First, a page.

While Tajikistan and Kyrgyzstan are relatively poor in hydrocarbons compared with the petro-rich former Soviet republics of Kazakhstan and Azerbaijan, they both possess abundant quantities of an even more valuable resource — water. The two countries are slowly coordinating their water policies in a manner that could give both increased political and economic influence with their more prosperous downstream neighbors.
On September 19 Tajik President Emomali Rakhmon concluded a state visit to neighboring Kyrgyzstan, after which a joint communiqué was issued committing both states to intensify cooperation in developing their combined hydropower potential (Nezavisimaya gazeta, September 20).
Official press agencies reported that the two presidents discussed boundary delimitation, trade, and regional collaboration regarding joint use of available water resources. Their agreements may well presage a new relationship between the hydropower “haves” and thirsty “have-nots” of Central Asia.
Both Bakiyev and Rakhmon control a vital natural resource, which greatly strengthens their negotiating positions. The headwaters of two of Central Asia’s most important rivers, the 1,500 mile-long Amu-Darya and the 1,380 mile-long Syr-Darya, flow from their origins high in the Pamir and Tien Shan mountains, both controlled by Tajikistan and Kyrgyzstan, westwards to the Aral Sea, which has shrunk 60% in recent years because of catastrophic Soviet planning. The Amu-Darya’s headwaters arise in the Panj River in Tajikistan, while the Syr-Darya originates in Kyrgyzstan. Resource-poor Tajikistan also contains a number of little-known glaciers, including the Fedenko glacier, which is the largest in the world outside of the polar regions.
Central Asian leaders are slowly instituting closer regional relations, as Rakhmon’s visit follows last week’s journey to Dushanbe, Tajikistan, by Kazakh President Nursultan Nazarbayev. The question remains open about how much “clout” the water-rich but hydrocarbon-poor states of Central Asia can exert on their more prosperous post-Soviet, oil-rich neighbors to the west. To date, Western analysts have nearly completely ignored the incipient conflict among former Soviet states divided into energy-rich but water deprived and thirsty providers.
Both countries lack exportable high-value hydrocarbon resources, which has inhibited their post-Soviet economic growth. While Kyrgyzstan quickly became the Western world’s poster child for post-Soviet reform, in 1992 Tajikistan descended into a brutal civil war. When it ended five years later the Tajik civil strife had claimed more than 50,000 lives. By the time relative tranquility was restored in 1997, more than one-tenth of the population had fled the country.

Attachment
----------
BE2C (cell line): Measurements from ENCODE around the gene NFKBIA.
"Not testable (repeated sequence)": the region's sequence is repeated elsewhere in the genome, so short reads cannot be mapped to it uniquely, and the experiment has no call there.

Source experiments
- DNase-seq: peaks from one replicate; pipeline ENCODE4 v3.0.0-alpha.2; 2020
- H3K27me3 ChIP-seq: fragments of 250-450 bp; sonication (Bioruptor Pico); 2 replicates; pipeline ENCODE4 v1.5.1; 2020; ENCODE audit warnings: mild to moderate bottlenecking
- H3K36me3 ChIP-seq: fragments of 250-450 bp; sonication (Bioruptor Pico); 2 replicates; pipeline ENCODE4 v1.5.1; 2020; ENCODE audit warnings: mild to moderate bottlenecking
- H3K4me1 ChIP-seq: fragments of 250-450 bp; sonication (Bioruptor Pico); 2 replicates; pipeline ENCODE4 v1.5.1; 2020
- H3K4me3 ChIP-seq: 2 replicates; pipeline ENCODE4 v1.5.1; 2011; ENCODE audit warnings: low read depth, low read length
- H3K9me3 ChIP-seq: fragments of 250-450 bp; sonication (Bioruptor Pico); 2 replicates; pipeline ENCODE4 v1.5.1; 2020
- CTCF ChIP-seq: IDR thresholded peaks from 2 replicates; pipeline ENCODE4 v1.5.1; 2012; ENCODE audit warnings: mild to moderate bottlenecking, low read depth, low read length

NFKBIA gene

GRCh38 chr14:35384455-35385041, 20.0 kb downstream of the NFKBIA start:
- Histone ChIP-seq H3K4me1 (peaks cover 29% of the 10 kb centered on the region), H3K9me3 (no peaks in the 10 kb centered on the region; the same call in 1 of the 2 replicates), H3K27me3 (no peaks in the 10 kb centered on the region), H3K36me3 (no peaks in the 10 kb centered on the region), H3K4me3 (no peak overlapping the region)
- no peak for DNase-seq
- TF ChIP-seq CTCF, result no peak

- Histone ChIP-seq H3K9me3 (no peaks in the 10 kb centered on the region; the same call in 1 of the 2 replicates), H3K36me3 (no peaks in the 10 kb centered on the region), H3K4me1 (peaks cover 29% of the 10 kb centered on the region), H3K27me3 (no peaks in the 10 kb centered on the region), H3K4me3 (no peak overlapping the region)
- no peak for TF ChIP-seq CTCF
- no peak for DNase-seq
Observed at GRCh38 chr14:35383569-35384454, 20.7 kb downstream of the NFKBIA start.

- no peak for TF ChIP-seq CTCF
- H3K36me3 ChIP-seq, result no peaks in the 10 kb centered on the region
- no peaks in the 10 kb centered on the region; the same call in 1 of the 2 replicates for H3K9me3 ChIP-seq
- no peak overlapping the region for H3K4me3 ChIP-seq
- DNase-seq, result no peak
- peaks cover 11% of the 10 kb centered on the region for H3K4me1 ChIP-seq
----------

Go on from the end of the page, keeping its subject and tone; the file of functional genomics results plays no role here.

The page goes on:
The collapse of communism left Tajikistan and Kyrgyzstan scrambling to meet their energy needs by arranging barter deals with their western neighbors, trading summer hydropower for coal and gas for fall and winter use. Such an arrangement was lopsided, leaving Dushanbe and Bishkek bereft of energy during peak-usage seasons.
Massive foreign investment is needed to realize Tajikistan’s and Kyrgyzstan’s hydroelectric dreams, but the two landlocked countries are at a disadvantage as compared with their petro-rich former Soviet neighbors with greater export options. That said, Russia, China, and the United States are all ardent suitors for the hydro-riches of Kyrgyzstan and Tajikistan. Whoever wins will likely control the future of water reserves in Central Asia for the foreseeable future.
Unfortunately for Kyrgyzstan and Tajikistan, their post-Soviet hydroelectric facilities were not geared toward the post-Soviet economy. Furthermore, the two countries were forced to release water from their reservoirs during the autumn and winter to generate electricity to compensate for energy import shortfalls, subsequently flooding downstream areas in Uzbekistan and Kazakhstan while causing summer irrigation droughts.
Following his discussions with Rakhmon, Kyrgyz President Kurmanbek Bakiyev said, “Our talks confirmed the proximity and similarity of our positions on regional security, economic cooperation, water and energy policies, and the strengthening of ties between our border regions” (RFE/RL, September 20).
Both Uzbekistan and Kazakhstan are thirsty for Kyrgyzstan’s and Tajikistan’s waters. If the two downstream states successfully develop their hydroelectric potential, then they might yet achieve an equitable energy arrangement with their more prosperous neighbors to the east.
Only time will tell if the two states are able to translate their hydro-influence into political leverage in relations with their downstream neighbors. While Uzbekistan and Kazakhstan remain Central Asia’s powerhouses, their prosperity depends upon river waters arising in mountains far to the east, amid countries that have little else to negotiate.